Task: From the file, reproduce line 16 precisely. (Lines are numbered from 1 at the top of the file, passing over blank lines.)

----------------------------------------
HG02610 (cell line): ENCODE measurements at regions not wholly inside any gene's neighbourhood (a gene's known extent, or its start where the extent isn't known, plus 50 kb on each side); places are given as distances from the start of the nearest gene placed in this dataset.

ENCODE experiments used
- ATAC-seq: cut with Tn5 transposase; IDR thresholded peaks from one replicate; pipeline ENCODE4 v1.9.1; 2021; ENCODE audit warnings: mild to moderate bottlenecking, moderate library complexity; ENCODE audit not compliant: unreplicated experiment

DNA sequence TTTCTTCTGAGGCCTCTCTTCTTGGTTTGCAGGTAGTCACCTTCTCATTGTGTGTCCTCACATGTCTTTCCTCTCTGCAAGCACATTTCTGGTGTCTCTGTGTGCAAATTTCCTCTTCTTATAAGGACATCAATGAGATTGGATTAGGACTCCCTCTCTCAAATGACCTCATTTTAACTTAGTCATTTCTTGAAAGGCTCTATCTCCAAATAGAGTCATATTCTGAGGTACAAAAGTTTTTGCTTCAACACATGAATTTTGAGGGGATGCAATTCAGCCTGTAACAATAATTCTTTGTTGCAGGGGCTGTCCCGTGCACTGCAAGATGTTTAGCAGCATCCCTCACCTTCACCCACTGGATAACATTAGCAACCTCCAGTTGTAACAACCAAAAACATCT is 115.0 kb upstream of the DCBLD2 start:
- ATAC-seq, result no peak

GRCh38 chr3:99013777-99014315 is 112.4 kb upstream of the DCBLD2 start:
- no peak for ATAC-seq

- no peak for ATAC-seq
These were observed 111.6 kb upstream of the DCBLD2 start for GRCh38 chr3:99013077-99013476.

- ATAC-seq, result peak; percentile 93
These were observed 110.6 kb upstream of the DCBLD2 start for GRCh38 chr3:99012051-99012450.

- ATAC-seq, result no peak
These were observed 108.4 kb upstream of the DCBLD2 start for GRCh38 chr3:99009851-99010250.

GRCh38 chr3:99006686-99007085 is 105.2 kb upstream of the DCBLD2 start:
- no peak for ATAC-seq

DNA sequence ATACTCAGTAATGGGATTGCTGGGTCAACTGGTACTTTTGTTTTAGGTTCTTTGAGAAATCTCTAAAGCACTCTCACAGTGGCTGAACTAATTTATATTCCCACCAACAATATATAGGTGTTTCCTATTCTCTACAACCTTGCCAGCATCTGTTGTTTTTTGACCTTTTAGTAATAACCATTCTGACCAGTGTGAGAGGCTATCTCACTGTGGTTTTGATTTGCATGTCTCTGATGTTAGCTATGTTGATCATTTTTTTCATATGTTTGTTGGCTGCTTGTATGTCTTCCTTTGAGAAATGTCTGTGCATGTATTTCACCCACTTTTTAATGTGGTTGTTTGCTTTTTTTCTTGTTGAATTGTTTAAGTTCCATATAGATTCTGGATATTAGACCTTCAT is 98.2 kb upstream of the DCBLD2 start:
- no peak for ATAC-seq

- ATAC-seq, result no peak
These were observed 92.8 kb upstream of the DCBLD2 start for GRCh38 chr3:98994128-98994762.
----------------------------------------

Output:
DNA sequence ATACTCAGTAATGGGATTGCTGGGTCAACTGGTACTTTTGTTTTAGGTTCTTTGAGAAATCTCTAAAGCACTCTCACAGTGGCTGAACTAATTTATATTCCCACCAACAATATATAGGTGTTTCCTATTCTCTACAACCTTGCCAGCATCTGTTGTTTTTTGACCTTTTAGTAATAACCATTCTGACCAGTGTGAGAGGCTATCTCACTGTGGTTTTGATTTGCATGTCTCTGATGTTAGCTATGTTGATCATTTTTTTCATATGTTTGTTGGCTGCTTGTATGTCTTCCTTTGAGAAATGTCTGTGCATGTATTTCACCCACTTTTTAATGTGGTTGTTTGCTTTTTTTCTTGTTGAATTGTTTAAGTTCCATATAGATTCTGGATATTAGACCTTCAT is 98.2 kb upstream of the DCBLD2 start: